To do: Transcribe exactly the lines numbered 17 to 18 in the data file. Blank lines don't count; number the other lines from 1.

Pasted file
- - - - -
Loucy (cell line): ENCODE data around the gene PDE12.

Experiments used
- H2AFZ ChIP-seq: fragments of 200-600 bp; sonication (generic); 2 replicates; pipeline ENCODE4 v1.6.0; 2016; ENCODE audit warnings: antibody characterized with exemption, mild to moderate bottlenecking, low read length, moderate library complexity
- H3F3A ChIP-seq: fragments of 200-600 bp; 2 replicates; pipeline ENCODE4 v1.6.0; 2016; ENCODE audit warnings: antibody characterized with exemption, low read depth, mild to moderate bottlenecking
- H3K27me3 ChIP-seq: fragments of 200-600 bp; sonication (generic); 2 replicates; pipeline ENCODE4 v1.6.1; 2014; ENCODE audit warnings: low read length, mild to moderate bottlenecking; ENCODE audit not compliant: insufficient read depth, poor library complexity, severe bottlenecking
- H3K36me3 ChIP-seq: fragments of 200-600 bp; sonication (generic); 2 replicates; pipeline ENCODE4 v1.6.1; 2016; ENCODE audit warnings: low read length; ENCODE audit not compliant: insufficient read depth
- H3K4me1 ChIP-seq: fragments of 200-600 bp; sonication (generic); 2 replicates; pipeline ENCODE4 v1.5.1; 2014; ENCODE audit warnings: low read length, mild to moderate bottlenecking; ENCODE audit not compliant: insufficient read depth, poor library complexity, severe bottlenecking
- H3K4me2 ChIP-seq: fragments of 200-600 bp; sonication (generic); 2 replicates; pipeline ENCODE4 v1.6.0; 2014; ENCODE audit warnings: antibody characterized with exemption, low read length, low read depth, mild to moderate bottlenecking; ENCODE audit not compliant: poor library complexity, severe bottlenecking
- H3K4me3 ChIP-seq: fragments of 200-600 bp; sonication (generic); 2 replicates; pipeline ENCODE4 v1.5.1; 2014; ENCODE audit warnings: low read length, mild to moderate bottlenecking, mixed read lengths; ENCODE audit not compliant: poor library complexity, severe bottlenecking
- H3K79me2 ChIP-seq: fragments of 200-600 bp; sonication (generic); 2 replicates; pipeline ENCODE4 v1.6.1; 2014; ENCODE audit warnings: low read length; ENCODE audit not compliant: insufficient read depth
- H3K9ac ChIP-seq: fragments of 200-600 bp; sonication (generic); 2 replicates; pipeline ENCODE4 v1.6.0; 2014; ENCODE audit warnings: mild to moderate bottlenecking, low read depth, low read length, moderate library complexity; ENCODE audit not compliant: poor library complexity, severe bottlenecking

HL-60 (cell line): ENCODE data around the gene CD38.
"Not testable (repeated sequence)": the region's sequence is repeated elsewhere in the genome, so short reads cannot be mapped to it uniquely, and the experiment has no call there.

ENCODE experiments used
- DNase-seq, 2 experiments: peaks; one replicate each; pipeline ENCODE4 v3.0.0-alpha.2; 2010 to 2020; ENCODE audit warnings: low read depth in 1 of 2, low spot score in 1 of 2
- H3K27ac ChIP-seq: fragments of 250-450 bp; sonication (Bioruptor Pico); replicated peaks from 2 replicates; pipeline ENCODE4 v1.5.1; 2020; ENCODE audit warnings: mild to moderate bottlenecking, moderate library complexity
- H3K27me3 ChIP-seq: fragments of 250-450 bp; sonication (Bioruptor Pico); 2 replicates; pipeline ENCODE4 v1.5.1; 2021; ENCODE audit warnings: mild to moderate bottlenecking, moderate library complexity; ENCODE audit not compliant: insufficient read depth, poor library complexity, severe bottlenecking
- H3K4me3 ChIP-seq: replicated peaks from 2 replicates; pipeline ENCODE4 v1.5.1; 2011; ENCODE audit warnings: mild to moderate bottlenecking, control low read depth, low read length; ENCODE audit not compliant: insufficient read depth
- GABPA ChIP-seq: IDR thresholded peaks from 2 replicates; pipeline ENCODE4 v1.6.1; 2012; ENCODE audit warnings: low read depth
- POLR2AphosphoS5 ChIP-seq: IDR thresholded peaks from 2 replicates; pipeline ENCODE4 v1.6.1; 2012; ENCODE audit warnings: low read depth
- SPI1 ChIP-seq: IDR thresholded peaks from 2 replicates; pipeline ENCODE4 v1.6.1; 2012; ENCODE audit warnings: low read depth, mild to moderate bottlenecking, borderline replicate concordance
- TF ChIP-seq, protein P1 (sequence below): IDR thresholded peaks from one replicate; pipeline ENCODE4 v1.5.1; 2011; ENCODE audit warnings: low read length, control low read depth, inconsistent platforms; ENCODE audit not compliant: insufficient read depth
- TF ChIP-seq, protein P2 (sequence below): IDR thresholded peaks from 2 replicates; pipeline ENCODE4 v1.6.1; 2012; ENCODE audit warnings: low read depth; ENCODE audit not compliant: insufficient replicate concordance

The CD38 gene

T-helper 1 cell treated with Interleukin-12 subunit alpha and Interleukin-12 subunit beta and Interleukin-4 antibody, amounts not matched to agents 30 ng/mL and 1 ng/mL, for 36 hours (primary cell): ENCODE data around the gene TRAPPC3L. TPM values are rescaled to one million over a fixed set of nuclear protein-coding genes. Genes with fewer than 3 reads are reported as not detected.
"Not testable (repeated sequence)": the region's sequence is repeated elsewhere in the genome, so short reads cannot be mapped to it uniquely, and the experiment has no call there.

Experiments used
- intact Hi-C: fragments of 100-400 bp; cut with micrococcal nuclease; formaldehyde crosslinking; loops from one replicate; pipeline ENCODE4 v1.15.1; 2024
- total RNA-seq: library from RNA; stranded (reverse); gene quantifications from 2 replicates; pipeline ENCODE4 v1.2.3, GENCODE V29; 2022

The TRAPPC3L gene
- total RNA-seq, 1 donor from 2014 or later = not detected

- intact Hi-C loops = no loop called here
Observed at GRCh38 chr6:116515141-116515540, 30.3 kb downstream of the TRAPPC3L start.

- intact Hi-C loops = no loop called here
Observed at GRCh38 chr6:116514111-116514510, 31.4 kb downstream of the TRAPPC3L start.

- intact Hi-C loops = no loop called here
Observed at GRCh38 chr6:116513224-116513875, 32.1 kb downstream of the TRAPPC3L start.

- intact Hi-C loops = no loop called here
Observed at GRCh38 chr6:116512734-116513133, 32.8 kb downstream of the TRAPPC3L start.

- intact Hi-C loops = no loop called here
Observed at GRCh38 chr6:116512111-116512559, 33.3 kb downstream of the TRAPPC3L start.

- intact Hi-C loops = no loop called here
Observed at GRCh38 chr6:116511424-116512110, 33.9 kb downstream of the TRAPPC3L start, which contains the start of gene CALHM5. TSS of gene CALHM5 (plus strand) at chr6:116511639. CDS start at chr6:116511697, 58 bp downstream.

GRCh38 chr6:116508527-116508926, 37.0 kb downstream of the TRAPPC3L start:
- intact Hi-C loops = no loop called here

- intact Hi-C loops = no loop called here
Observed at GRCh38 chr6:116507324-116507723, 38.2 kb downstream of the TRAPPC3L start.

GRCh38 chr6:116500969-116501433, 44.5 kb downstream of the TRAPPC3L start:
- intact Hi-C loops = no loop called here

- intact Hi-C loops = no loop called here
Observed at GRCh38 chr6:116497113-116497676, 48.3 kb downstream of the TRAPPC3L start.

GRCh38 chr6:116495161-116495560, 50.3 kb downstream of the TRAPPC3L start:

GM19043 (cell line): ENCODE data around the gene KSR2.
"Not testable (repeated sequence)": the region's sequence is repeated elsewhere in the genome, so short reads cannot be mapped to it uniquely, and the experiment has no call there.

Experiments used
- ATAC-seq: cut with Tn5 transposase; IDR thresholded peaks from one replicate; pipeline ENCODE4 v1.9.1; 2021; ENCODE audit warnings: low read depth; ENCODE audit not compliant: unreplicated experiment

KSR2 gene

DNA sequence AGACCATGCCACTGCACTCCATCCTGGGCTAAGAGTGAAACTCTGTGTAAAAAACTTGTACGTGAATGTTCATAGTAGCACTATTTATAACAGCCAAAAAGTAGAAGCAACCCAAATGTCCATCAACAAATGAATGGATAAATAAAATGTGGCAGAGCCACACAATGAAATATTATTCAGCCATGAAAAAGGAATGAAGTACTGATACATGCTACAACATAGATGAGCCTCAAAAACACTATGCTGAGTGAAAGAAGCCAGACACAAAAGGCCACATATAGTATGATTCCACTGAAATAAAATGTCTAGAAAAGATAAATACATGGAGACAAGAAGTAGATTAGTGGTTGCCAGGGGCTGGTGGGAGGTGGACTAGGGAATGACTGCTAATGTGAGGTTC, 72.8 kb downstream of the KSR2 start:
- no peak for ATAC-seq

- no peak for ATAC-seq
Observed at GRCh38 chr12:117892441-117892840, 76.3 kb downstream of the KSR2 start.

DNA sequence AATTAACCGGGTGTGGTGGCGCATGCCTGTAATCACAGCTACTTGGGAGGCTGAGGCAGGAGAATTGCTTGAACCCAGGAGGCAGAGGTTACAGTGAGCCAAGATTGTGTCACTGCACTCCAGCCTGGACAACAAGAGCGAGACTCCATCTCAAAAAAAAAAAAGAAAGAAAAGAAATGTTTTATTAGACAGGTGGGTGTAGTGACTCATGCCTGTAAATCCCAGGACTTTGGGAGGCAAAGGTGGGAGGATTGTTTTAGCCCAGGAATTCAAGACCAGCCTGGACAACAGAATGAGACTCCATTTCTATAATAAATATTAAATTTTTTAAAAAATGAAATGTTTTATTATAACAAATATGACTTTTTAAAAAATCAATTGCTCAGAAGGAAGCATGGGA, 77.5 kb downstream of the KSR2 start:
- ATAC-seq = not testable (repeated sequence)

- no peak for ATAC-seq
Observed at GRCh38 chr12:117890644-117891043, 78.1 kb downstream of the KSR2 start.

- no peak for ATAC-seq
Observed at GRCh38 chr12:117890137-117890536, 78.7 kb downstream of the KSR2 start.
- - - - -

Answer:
- H3K27me3 ChIP-seq: fragments of 250-450 bp; sonication (Bioruptor Pico); 2 replicates; pipeline ENCODE4 v1.5.1; 2021; ENCODE audit warnings: mild to moderate bottlenecking, moderate library complexity; ENCODE audit not compliant: insufficient read depth, poor library complexity, severe bottlenecking
- H3K4me3 ChIP-seq: replicated peaks from 2 replicates; pipeline ENCODE4 v1.5.1; 2011; ENCODE audit warnings: mild to moderate bottlenecking, control low read depth, low read length; ENCODE audit not compliant: insufficient read depth